starts after we die.
It is where we will be with God forever and ever.
And, the new heaven and new earth in Revelation
is mostly described in the future tense.
“See, the home of God is among mortals.
He WILL dwell with them;
they WILL BE his peoples,
and God himself WILL BE with them;
he WILL WIPE every tear from their eyes.
Death WILL BE no more;
mourning and crying and pain WILL BE no more.”
Do you hear all the “WILL BE’s” in those verses?
These are all things that haven’t happened yet.
Things we are still waiting for.
Because, there is still plenty of mourning,
tears and pain in our world today.
We are still on our way to the destination
described in Revelation.
But listen to this shift in the tense of the next verse.
“And the one who was seated on the throne said,
See, I AM MAKING all things new.”
God will make all things New,
but God is in the process of making all things new,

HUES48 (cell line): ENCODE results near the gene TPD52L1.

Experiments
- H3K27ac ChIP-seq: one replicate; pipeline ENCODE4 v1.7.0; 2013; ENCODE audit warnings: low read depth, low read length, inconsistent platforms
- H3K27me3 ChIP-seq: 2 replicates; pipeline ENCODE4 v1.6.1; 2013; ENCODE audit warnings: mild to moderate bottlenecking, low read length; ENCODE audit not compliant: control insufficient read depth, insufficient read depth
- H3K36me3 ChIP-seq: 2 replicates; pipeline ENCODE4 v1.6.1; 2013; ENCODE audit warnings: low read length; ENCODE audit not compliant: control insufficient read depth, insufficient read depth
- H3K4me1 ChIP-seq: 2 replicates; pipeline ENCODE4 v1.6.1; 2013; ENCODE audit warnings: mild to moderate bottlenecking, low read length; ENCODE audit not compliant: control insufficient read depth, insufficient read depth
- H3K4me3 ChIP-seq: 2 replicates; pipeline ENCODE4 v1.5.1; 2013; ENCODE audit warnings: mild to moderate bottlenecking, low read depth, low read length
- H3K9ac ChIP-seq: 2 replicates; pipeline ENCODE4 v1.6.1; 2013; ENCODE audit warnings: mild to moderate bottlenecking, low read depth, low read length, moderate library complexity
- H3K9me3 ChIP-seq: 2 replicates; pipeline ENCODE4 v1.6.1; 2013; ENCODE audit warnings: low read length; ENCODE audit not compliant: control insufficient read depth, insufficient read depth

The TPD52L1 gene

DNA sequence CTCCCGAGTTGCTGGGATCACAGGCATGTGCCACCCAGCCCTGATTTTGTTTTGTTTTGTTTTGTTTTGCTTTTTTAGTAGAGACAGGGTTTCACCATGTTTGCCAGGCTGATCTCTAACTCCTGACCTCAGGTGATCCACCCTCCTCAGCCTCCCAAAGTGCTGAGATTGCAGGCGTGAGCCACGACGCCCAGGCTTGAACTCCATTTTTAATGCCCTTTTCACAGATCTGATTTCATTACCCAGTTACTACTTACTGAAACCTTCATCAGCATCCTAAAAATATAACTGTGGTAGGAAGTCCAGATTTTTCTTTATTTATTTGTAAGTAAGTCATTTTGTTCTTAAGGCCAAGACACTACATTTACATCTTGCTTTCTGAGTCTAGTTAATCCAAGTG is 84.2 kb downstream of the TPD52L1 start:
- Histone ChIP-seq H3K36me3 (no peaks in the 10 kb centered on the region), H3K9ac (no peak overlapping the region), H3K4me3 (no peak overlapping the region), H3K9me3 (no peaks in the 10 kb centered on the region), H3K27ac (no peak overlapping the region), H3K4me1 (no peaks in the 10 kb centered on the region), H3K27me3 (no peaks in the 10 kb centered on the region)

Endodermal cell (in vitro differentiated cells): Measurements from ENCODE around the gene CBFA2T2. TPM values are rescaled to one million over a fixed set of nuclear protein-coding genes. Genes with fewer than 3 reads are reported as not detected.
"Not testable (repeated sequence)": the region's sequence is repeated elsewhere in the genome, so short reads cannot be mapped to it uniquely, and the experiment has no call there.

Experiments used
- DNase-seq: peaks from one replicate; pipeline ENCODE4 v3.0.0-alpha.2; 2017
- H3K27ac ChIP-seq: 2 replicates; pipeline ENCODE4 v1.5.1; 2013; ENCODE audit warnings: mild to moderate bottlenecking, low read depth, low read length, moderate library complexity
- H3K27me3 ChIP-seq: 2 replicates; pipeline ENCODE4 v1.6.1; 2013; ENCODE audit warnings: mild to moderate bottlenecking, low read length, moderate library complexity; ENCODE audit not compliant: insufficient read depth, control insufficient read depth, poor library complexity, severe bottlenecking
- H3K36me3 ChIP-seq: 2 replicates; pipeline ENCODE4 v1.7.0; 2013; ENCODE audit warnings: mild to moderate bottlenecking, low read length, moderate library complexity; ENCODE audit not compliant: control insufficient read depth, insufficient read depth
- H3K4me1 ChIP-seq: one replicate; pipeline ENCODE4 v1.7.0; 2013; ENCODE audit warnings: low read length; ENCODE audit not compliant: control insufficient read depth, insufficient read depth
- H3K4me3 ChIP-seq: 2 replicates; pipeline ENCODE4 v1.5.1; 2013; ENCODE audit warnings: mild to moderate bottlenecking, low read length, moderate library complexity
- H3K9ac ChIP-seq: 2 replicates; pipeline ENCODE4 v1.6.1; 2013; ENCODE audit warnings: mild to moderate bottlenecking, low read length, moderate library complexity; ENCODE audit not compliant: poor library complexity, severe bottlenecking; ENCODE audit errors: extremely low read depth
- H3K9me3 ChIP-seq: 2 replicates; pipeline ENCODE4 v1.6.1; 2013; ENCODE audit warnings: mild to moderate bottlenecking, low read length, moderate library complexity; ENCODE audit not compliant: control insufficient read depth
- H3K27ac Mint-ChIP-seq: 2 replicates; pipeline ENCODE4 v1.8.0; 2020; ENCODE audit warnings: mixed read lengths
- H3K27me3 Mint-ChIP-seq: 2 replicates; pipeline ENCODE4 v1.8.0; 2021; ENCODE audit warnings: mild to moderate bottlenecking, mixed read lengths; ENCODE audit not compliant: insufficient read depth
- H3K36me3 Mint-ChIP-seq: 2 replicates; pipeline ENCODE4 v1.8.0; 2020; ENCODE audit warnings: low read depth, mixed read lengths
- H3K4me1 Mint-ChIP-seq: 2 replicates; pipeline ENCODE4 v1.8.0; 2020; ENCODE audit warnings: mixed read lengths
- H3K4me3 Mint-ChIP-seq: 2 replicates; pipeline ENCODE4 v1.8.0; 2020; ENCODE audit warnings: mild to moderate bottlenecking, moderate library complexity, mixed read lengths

The job won’t be completed until
some unknown time in the future,
but it has begun and it is going on around us.
In a sense, it is going on within us and through us.
We are in God’s eternity, now!
Notice what this passage doesn’t say.
It doesn’t say that God is making all things BETTER.
It doesn’t say that God is making all things PERFECT.
It says that God is making all things NEW.
As in something that has never been experienced before.
The apostle Paul wrote that,
“No eye has seen,
no ear has heard,
no mind has conceived,
what God has prepared for those who love him”
How can we visualize a new creation;
something that has never existed before
when all we have to go on
is what we’ve always known?
No matter how hard we try,
we can’t imagine something
beyond the laws of this present universe in which we live.
All we can do is have faith in its reality.
But, it is that very act of having faith in its reality
that is the first step in it becoming real.
This is the new reality that the prophets of the Old Testament
were describing when they spoke of
lions lying down with lambs,
and swords being beaten into plowshares.
It is the reality Jesus was describing
when he spoke about the last being first,
about messiahs who suffer and die,